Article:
Testing Writing in the EFL Classroom: STUDENT EXPECTATIONS

Nahla Nola Bacha
Testing Writing in the EFL Classroom: STUDENT EXPECTATIONS
NO EFL PROGRAM CAN DENY OR IGNORE THE SIGNIFICANCE OF TESTING FOR evaluating learners’ acquisition of the target language. An important area of con- cern in testing is how students view their own achievements. Often students’ expectations of test results differ from actual results. Students’ grade expectations are often higher, which may negatively affect student motivation. This situation calls for raising students’ awareness of their abilities.
The focus of this article is testing writing in the EFL classroom. Specifically, it describes a study comparing students’ expectations of grades with their actual grades earned for essays assigned in Freshman English classes at the Lebanese American University. The results confirm a divergence between expected and actual grades, as has been reported in other research. The article concludes with implications for classroom teaching and testing.

Experience has shown teachers, researchers, and school administrators that, just like lan- guage itself, testing practices in ELT are not static but dynamic and changing. One contro- versial area is testing writing, which requires that test construction and evaluation criteria be based on course objectives and teaching methodologies. In the English language class- room, especially at the high school and uni- versity levels, teachers are always challenged by how to reliably and validly evaluate students’ writing skills, so that the students will be bet- ter prepared for internal and external profi- ciency and achievement exams. Indeed, writ- ing in the academic community is paramount; a student can’t be successful without a certain level of academic writing proficiency.
Another question that many ELT programs are addressing is how do students perceive the process used to evaluate their work? Do they know how they are being tested and what is acceptable by the standards of the institution and their teachers? These are questions this study seeks to answer, but first, it is necessary to differentiate between assessment and eval- uation of writing and to present the main issues involved.
Assessing and evaluating writing
There are many reasons for testing writing in the English language classroom, including to meet diagnostic, proficiency, and promo- tional needs. Each purpose requires different test construction (Bachman 1990, 1991; Pierce 1991). Recent approaches to academic writing instruction have necessitated testing procedures that deal with both the process and the product of writing (Cohen 1994; Connor- Linton 1995; Upshur and Turner 1995). It is generally accepted by teachers and researchers that there are two main goals of testing: first, to provide feedback during the process of acquiring writing proficiency (also referred to as responding or assessing), and second, to assign a grade or score that will indicate the level of the written product (also referred to as evaluating).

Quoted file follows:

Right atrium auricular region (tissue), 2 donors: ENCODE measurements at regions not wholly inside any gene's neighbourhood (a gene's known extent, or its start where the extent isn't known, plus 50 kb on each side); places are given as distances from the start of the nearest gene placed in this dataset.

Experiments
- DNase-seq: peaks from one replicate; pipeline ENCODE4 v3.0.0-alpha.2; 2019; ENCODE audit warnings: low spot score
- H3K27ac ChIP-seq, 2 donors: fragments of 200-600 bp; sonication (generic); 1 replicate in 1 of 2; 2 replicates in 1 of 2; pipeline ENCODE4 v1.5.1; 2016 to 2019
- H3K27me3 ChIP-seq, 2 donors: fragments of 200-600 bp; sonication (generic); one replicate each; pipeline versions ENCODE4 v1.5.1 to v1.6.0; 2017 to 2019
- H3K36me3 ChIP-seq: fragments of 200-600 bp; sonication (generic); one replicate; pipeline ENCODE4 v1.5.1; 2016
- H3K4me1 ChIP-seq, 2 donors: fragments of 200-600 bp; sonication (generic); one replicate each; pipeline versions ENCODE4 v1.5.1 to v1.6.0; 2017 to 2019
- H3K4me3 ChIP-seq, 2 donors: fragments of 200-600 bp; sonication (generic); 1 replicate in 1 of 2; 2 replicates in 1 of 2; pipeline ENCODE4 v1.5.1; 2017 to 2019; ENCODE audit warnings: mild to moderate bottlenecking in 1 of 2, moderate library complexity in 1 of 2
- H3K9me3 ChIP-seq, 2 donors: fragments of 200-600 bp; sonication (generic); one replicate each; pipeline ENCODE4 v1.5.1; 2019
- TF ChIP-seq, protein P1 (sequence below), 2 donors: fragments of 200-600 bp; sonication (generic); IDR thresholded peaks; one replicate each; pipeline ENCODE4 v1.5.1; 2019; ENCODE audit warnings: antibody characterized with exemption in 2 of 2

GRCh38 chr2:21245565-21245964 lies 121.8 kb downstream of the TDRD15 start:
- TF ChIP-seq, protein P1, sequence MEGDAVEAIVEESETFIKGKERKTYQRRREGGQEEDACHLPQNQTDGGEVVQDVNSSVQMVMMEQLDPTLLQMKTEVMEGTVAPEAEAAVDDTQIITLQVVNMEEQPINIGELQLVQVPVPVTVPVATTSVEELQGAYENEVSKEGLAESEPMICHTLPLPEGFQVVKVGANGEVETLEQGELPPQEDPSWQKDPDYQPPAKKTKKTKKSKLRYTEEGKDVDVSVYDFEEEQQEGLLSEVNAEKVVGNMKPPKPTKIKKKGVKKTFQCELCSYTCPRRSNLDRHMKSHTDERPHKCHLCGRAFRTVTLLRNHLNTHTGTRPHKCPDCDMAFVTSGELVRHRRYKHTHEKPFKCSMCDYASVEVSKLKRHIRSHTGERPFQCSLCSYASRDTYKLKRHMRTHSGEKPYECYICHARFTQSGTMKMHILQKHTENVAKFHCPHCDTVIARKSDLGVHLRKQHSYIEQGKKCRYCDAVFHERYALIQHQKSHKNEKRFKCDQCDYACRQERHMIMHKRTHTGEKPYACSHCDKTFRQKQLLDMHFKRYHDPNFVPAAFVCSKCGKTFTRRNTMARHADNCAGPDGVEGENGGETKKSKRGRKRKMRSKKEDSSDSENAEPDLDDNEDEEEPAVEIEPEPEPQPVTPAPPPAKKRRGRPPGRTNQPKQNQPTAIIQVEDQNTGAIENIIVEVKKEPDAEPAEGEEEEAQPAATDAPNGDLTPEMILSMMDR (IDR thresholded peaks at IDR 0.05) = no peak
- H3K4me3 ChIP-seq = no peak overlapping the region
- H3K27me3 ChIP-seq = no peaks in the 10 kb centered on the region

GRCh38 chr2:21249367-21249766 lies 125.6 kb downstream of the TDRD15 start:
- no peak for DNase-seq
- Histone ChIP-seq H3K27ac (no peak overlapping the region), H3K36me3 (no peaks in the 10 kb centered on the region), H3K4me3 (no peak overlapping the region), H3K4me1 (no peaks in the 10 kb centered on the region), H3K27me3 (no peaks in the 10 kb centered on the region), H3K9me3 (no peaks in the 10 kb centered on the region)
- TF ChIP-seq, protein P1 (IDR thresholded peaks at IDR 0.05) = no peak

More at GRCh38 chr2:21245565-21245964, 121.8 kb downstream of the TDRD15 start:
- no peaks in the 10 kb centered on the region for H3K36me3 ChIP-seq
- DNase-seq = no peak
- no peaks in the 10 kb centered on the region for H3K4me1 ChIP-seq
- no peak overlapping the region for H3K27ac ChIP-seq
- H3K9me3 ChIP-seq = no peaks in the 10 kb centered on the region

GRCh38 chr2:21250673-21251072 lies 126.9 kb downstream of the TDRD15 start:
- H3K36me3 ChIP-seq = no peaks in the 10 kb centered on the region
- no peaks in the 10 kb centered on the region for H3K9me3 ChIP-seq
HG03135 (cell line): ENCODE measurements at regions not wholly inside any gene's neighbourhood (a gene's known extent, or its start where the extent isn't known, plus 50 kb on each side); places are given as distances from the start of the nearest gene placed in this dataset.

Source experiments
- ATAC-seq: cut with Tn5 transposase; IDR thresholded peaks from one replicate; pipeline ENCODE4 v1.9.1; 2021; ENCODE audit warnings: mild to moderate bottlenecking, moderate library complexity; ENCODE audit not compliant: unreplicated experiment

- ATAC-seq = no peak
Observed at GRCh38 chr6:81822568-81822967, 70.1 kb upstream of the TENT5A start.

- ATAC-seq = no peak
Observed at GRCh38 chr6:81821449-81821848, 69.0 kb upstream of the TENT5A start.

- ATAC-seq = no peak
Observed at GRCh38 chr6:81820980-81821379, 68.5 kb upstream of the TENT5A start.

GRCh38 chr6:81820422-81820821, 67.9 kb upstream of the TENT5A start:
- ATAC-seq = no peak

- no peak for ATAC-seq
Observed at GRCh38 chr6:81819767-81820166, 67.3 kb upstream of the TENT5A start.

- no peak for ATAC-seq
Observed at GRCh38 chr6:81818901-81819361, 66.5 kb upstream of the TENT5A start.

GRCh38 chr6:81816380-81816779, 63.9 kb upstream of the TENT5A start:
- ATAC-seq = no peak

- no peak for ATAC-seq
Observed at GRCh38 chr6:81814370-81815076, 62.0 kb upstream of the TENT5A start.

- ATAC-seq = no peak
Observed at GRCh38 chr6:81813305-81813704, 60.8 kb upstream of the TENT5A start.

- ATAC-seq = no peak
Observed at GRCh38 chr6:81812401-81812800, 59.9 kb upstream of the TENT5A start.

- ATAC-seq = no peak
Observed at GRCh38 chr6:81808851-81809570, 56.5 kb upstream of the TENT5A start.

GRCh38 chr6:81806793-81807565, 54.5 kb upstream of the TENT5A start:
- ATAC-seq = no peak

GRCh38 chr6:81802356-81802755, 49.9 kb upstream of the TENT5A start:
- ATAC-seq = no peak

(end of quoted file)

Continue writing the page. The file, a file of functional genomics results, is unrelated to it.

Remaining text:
The present study focuses on evaluating student essays, that is, assigning scores in order to indicate proficiency level. Evaluation of writing in ELT has a long history, with various procedures and scoring criteria being revised and adapted to meet the needs of administra-
tors, teachers, and learners (see Oller and Perkins 1980; Siegel 1990; Silva 1990; Dou- glas 1995; Shohamy 1995; Tchudi 1997; Bacha 2001). For testing writing, reliability and validity, as well as choice of topics and rater training, are important and must be addressed whatever the purpose of the testing situation may be (Jacobs et al. 1981; Kroll 1990; Hamp-Lyons 1991; Airasian 1994; Kunnan 1998; Elbow 1999; Bacha 2001).
Reliability is the degree to which the scores assigned to students’ work accurately and con- sistently indicate their levels of performance or proficiency. Correlation coefficients of .80 and above between readers’ scores (inter-rater reli- ability) as well as between the scores assigned by the same reader (intra-rater reliability) to the same task are considered acceptable for decision making (Bachman 1990). There is research that indicates that the gender, back- gound, and training of the reader can affect the reliability of scores (Brown 1991; Cush- ing-Weigle 1994). Thus, to maintain reliabili- ty many programs put heavy emphasis on the training of raters and as a result have obtained high positive correlations (Jacobs et al. 1981; Hamp-Lyons 1991).
Validity is the degree to which a test or assignment actually measures what it is intended to measure. There are five important aspects of validity (Hamp-Lyons 1991; Jacobs et al. 1981):
1.Face validity Does the test appear to measure what it purports to measure?
2. Content validity Does the test require writers to perform tasks similar to what they are normally required to do in the classroom? Does it sample these tasks rep- resentatively?
3. Concurrent validity Does the test require the same skill or sub-skills that other simi- lar tests require?
4. Construct validity Do the test results provide significant information about a learner’s ability to communicate effectively in English?